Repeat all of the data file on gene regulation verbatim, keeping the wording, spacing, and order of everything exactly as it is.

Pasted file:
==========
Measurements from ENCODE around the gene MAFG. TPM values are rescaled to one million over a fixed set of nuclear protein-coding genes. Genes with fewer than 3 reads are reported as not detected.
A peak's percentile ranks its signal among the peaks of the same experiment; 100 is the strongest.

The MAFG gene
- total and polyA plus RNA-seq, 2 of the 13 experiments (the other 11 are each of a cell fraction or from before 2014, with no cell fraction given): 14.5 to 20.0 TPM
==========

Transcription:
Measurements from ENCODE around the gene MAFG. TPM values are rescaled to one million over a fixed set of nuclear protein-coding genes. Genes with fewer than 3 reads are reported as not detected.
A peak's percentile ranks its signal among the peaks of the same experiment; 100 is the strongest.

The MAFG gene
- total and polyA plus RNA-seq, 2 of the 13 experiments (the other 11 are each of a cell fraction or from before 2014, with no cell fraction given): 14.5 to 20.0 TPM